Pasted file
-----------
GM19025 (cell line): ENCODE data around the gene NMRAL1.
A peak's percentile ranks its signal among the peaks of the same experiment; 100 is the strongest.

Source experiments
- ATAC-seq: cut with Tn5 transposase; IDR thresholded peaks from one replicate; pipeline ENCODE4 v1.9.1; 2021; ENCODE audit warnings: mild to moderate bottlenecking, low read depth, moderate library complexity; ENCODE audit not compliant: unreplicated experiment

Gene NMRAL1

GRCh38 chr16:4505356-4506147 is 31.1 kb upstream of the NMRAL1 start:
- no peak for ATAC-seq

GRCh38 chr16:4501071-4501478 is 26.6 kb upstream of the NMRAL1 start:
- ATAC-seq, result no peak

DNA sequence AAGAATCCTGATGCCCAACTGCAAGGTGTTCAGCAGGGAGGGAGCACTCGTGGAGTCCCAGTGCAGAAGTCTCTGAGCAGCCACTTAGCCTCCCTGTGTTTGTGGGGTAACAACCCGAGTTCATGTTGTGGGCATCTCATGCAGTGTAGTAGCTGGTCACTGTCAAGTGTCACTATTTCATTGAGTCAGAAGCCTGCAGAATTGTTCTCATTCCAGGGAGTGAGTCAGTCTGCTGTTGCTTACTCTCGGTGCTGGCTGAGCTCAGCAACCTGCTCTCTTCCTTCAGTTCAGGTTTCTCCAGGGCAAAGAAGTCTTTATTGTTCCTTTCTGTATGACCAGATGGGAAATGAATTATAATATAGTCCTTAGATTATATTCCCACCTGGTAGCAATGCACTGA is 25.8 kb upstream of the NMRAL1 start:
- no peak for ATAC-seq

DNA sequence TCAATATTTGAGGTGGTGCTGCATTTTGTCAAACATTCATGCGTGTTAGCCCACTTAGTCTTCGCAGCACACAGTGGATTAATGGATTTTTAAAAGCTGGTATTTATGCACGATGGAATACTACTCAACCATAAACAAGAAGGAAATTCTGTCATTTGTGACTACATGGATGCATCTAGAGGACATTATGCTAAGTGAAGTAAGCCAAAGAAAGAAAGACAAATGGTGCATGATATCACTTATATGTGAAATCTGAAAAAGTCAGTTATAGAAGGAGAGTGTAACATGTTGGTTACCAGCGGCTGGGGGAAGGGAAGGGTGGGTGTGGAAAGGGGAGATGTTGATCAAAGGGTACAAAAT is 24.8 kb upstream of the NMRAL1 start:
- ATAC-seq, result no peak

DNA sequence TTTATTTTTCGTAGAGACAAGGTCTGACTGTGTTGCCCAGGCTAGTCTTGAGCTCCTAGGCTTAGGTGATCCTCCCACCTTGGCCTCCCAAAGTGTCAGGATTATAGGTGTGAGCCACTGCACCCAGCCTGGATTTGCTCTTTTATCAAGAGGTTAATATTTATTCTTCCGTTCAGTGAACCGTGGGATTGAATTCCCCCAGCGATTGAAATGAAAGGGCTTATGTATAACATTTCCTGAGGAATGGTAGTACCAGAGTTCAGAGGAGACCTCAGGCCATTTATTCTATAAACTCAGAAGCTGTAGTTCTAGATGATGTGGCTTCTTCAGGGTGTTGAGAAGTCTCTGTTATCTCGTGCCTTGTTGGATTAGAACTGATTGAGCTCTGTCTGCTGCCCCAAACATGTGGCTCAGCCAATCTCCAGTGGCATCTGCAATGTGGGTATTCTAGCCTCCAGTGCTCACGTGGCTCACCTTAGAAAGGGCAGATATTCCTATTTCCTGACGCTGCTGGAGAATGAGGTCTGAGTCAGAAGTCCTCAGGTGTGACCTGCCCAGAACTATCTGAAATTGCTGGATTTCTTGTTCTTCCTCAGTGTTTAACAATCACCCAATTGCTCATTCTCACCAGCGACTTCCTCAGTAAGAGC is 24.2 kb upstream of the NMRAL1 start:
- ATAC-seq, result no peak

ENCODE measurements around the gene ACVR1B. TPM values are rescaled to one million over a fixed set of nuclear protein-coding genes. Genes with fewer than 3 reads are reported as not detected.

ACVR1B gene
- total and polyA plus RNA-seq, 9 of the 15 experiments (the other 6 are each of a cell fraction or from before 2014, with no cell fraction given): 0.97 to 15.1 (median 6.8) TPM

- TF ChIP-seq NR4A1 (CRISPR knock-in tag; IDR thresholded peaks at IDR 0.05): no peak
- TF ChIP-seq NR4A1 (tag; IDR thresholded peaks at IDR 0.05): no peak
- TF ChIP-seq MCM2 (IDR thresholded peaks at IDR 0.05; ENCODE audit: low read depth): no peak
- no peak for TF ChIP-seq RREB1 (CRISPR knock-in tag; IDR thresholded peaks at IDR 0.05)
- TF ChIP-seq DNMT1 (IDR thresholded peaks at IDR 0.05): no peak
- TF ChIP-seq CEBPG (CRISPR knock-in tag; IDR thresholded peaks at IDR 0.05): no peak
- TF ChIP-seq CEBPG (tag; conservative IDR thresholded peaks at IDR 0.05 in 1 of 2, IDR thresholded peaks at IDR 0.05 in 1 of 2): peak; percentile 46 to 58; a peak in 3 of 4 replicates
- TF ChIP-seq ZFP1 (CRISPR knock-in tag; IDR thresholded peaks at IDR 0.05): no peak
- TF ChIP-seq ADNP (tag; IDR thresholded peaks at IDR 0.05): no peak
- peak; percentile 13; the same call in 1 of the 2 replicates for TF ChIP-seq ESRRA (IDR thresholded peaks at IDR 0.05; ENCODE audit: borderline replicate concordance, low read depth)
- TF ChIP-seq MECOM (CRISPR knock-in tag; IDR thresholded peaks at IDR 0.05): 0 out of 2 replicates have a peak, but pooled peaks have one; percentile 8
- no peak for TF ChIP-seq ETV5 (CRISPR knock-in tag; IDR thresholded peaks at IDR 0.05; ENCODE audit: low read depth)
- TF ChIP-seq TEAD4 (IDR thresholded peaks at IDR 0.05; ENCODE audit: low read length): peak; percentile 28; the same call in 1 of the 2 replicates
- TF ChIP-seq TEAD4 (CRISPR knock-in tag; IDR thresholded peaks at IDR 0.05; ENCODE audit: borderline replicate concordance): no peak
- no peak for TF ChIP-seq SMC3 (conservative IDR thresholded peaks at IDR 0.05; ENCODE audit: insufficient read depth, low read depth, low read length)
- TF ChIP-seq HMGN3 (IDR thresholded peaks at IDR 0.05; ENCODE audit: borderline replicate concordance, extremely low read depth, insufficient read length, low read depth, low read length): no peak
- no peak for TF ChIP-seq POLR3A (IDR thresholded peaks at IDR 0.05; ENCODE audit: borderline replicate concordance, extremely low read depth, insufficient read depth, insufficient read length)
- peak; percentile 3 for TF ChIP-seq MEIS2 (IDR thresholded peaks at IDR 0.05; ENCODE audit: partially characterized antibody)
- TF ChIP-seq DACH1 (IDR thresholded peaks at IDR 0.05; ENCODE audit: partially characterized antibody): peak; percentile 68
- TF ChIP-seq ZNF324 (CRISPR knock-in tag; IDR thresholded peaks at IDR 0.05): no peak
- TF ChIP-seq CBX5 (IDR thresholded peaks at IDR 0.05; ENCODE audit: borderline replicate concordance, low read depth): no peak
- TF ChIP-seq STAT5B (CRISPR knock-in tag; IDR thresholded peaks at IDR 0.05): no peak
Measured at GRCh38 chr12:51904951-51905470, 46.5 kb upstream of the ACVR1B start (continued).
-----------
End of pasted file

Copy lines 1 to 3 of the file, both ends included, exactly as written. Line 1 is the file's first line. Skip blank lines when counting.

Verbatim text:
GM19025 (cell line): ENCODE data around the gene NMRAL1.
A peak's percentile ranks its signal among the peaks of the same experiment; 100 is the strongest.

Source experiments